Is it time to review your network security strategy?
Network security is becoming one of the most important factors for business success. According to Forbes, ‘Worldwide spending on information security products and services will reach over $114 billion in 2018, an increase of 12.4% from last year’. Network security services costs are expected to increase even more in the near future. These figures certainly raise our attention! Is your database security up to par? Do you have robust cybersecurity policies? If the answer to either of these questions is ‘No’, you may need to review your IT strategy and budget. You need to be ready to combat emerging cybersecurity threats to protect your business and profits.
As network security budgets increase, cybersecurity performance expectations will rise. Accordingly, most cybersecurity policies need updating to achieve the company’s security component’s performance goals. As well, company management will almost certainly apply pressure to control cost and deliver on network security objectives. Therefore, you should invest in your network security budget wisely, to get the most benefit possible. In this post, we provide a discussion on some areas of network security that have the potential to make a positive impact on your business.
In recent history, more companies embrace cybersecurity policies that allow BYOD (Bring Your Own Device) in the work environment. This is justified, considering the increasing of devices that have some form of connection to company networks. Your cybersecurity policies and help you manage BYOD security risks in a variety of ways.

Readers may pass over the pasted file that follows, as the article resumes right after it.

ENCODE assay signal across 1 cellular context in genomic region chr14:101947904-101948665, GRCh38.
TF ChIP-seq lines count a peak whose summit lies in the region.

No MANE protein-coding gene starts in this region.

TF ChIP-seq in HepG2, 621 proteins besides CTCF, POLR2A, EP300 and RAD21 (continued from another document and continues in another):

Focus is shifting from external to internal threat control. Some companies are finding difficulty managing BYOD policy internally and are turning to 3rd party managed services for help. As employees are increasingly using their smartphones for work purposes, some companies’ cybersecurity policies allow it because BYOD usage correlates with improved worker productivity. Unfortunately, increased BYOD usage also increases the opportunity for a hacker to invade the network. BYOD policy needs to promote the responsible use of personal devices, ensuring the installation of software updates and patches when available. Companies can also reduce exposure to smartphone-based cyber-attacks by providing smartphones to employees as part of the employees’ compensation packages. This allows the company to approve applications installed on smartphones connected to the network. Similarly, network security service administrators can keep track of security features and versions on the company provided smartphones. Essentially, this is a shift away from true BYOD.
If you decide to keep true BYOD active in your company, you need to consider relevant security measures. A few network security concerns, specific to BYOD cybersecurity policy:
- Will the company provide hardware troubleshooting support? Very often, companies elect to forego the provision of BYOD device support. If the employee has a technical problem with their own device, they will have to resolve the problem using their own resources.